Over the last 9 months, I’ve had the privilege of working with a group of dedicated educators in the Dalhousie Faculty of Engineering to explore building a culture of integrity. In this, the first of three posts about our work and its outcomes, I’ll describe our faculty learning community. Part 2 is about a survey we ran with Engineering students and how we analyzed their responses. Part 3 brings it all together with a resource we created for course instructors. Our analysis of responses and the resource for course instructors are still drafts. The co-authors are not ready to have their names appear in public so while I can’t give their names, I want to acknowledge these were collaborative projects and I wouldn’t have anything to write about without these colleagues.
Like every other Department, Faculty, School, and University, course instructors in the Faculty of Engineering at Dalhousie struggled with a rise in academic dishonesty during the Fall 2020 Term, the first full term forced online because of the COVID-19 pandemic. Rather than looking for surveillance solutions, the Associate Dean (“the AD”) was keen to play the long game and find ways to change the culture of the Faculty so that cheating wasn’t an option students considered, and if they did stray, it didn’t help them.
Jim Lang’s Cheating Lessons: Learning from Academic Dishonesty (2013) is the blueprint for what came next.
I pitched the idea to the AD that we should run a “book club” where a group of well-situated members of the Faculty read the book together. The AD liked it and immediately contacted each Department Chair inviting them to join the cohort and to bring 1 or 2 influential course instructors from their Department. By January, 2021, we had a cohort of about 15 people, including me, the AD, a good number of the Department Chairs, and a group of course instructors, every one of us dedicated to teaching and learning. With the support of the Dean, everyone received a copy of Cheating Lessons.
From January – April, 2021, I led four 60-minute, online conversations based directly on three critical questions Lang poses in Cheating Lessons.
Conversation 1: Why should students bother to memorize or learn or connect or do their own work when technology can often provide them with the information they need (more) quickly and efficiently?
Themes that emerged from reading Chapter 9 “On Original Work” and our conversation:
- There is certain knowledge — vocabulary, mathematical skills, scientific knowledge — engineers need to recall quickly to begin analyzing, applying, and designing and afterwards, evaluating and checking solutions
- The act of memorizing and recalling information helps students learn.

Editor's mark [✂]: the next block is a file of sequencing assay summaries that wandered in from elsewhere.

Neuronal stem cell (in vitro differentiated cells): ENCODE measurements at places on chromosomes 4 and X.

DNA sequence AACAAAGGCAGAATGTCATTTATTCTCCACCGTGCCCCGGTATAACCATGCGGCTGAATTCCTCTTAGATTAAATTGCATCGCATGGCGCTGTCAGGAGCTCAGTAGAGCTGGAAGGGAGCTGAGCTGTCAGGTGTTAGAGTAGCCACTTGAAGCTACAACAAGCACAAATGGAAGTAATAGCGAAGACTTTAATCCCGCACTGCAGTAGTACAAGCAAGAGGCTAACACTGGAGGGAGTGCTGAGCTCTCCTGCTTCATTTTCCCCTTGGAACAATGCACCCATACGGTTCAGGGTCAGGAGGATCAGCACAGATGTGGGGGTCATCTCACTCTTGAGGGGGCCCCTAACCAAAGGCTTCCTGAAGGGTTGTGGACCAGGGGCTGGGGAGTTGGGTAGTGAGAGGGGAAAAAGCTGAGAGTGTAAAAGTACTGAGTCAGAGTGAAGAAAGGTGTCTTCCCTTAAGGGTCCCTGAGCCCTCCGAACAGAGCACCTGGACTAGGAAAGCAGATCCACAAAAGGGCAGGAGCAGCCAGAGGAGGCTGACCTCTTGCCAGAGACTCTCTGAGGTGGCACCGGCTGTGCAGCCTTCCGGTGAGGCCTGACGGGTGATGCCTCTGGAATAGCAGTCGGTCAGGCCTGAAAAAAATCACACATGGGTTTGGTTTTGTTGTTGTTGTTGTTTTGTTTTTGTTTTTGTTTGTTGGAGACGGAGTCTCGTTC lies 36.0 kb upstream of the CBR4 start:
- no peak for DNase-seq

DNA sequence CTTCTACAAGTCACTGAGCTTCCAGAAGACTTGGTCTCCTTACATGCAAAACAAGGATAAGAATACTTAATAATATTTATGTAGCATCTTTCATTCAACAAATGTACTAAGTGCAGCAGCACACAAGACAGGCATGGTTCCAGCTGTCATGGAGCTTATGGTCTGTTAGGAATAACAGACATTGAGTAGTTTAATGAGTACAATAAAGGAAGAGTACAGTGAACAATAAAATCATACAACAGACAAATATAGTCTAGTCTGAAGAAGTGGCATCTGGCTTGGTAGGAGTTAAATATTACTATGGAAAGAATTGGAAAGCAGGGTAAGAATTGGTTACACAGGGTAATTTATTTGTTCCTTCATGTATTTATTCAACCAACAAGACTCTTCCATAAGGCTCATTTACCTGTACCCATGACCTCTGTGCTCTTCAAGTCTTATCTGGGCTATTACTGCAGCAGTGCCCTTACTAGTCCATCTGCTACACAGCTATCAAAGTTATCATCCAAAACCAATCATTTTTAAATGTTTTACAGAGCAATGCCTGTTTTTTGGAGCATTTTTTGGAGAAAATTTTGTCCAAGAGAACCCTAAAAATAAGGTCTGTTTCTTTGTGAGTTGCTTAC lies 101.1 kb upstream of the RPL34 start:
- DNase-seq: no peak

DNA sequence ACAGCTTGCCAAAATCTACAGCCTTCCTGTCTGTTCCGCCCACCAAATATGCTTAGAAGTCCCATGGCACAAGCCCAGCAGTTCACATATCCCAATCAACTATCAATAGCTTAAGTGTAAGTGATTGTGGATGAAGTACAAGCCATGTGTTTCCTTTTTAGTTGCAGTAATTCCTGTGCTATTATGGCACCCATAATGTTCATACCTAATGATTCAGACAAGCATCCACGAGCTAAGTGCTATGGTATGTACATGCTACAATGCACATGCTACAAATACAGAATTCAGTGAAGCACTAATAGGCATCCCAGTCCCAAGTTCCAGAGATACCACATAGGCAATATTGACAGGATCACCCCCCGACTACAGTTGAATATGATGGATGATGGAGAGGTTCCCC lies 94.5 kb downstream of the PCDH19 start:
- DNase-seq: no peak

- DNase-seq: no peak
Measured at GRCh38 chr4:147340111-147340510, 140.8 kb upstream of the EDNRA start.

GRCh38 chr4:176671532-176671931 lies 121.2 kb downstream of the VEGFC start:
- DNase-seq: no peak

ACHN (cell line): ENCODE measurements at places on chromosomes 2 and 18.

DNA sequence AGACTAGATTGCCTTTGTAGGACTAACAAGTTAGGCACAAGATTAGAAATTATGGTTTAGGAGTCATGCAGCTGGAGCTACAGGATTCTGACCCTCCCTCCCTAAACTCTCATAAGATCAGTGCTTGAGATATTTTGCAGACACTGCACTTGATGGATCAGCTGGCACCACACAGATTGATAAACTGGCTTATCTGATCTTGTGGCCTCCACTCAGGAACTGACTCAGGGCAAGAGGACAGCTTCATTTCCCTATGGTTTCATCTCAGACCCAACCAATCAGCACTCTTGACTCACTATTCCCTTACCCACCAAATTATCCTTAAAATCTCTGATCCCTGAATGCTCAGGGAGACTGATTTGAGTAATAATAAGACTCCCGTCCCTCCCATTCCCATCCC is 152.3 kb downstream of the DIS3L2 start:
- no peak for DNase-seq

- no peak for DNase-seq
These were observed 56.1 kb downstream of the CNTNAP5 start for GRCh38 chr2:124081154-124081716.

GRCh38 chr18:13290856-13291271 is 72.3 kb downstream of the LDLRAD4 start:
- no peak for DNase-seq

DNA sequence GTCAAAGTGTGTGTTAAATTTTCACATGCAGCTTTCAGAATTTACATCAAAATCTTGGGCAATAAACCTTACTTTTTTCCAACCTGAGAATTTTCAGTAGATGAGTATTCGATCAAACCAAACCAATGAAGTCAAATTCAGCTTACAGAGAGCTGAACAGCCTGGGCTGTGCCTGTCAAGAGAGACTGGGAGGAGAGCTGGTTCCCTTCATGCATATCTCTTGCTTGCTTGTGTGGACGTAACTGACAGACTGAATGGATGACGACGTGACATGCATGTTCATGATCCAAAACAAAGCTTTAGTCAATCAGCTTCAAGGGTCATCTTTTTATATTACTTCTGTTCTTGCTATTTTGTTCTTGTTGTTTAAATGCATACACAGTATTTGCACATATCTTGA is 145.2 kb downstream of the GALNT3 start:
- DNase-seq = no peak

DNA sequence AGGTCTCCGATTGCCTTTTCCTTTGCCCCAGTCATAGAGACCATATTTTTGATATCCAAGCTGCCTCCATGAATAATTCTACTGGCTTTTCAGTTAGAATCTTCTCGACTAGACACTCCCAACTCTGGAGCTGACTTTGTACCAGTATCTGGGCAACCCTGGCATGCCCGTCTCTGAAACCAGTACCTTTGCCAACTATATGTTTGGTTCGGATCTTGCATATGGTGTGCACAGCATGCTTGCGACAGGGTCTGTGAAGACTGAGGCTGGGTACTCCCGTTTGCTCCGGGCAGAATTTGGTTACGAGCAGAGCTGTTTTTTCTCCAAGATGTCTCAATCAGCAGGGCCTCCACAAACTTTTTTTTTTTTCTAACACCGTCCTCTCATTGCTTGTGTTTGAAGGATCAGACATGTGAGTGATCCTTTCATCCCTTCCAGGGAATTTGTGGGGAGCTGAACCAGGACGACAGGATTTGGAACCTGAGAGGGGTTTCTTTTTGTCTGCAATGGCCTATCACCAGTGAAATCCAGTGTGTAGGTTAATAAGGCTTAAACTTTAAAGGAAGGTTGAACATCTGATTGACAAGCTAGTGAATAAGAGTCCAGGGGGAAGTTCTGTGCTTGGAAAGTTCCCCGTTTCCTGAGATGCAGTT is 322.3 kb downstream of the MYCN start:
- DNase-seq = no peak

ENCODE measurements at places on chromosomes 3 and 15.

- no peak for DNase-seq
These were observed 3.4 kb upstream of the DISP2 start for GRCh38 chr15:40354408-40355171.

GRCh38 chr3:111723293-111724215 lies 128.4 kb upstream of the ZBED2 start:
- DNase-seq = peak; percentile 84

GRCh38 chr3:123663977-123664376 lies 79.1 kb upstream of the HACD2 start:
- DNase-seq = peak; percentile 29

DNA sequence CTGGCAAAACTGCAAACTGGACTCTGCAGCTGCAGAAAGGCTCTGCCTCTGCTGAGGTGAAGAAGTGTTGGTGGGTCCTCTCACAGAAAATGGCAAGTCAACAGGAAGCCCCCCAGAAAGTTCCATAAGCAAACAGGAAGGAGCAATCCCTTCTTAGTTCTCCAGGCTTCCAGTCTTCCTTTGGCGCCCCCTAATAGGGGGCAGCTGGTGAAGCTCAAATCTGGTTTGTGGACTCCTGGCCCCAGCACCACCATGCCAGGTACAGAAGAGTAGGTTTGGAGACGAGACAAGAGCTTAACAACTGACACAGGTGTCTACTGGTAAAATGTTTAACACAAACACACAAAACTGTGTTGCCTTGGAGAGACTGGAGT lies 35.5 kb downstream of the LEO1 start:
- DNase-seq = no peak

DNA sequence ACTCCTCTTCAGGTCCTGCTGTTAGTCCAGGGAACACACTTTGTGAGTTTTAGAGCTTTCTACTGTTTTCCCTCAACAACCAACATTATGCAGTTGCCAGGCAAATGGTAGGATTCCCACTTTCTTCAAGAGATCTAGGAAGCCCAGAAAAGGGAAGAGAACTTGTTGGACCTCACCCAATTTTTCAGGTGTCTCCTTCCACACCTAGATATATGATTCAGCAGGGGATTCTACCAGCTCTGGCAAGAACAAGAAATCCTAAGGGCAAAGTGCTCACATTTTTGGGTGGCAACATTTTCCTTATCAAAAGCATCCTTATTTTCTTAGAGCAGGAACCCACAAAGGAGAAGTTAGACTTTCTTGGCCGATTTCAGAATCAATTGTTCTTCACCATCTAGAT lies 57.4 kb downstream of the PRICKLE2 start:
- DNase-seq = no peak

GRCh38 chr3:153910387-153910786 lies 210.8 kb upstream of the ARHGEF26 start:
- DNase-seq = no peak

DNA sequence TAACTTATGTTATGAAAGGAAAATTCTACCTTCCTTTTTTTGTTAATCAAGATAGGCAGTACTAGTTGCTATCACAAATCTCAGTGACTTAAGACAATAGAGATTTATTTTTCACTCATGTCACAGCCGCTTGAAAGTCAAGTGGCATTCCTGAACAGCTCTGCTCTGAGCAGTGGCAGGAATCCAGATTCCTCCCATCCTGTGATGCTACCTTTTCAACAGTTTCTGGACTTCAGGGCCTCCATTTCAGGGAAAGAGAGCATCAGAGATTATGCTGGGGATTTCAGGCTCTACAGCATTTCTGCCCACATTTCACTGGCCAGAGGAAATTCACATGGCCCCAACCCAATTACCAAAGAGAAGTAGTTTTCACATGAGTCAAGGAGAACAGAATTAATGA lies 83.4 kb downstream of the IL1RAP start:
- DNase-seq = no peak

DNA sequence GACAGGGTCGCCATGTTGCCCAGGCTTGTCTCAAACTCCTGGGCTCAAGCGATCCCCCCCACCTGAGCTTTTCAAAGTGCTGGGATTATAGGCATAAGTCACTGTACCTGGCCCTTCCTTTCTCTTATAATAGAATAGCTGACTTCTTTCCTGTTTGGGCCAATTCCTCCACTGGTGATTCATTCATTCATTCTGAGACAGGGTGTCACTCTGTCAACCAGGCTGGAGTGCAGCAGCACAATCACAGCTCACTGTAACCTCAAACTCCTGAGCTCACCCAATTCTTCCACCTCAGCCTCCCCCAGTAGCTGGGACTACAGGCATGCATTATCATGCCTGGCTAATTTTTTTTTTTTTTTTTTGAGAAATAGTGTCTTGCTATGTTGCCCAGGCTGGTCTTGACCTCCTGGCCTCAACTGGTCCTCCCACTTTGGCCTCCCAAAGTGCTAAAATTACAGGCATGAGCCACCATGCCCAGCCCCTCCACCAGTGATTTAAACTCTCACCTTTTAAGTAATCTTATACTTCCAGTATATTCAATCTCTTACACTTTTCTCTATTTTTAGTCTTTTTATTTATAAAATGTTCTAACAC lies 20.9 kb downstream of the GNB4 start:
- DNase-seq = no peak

- You don’t find novel problems and designs on the internet.
Conversation 2: Why should students bother to do their own work when others can do it better and more easily?
Themes that emerged from reading Chapter 4 “Fostering Intrinsic Motivation” and our conversation:
- Intrinsic motivation increases as students more get hands-on experience with authentic engineering problems.
- There is ample opportunity in the activities of the courses and program to create opportunities where students are intrinsically motivated to engage and learn.
- Assessments, from homework problems to term projects, can be intrinsically motivating when they are grounded in the students’ knowledge, skills, and experiences.
Conversation 3: Why should students bother to complete an assignment on their own when three of them working together may complete it more effectively?
Themes that emerged from reading Chapter 7 “Instilling Self-Efficacy” and our conversation:
- We need to convince students to invest the time and energy to learn, not to earn marks.
- We need to find ways to boost their self-confidence. This might mean rewarding their progress and incremental successes, without punishing them for getting something wrong. It might be their perception (and experience) that getting the correct answer the only way to be successful.
Conversation 4: What do we do next?
Chapter 8 “Cheating on Campus” is very nearly a step-by-step guide for creating and communicating a program for academically honest education:
- Begin the Conversation among the Faculty
- Continue It Into the Community
- Time It Well
- Focus Academic Integrity Campaigns on Education, Not Ethics
I’m happy to say we followed this advice quite well. In Part 2, you can read about the academic integrity survey and focus groups we ran with Engineering students, and how we analyzed their responses. And in Part 3, I’ll share the resource we drafted with strategies for course instructors to promote integrity in the way they teach. The goal is to share this resource with every instructor in Engineering in August while their preparing their Fall courses.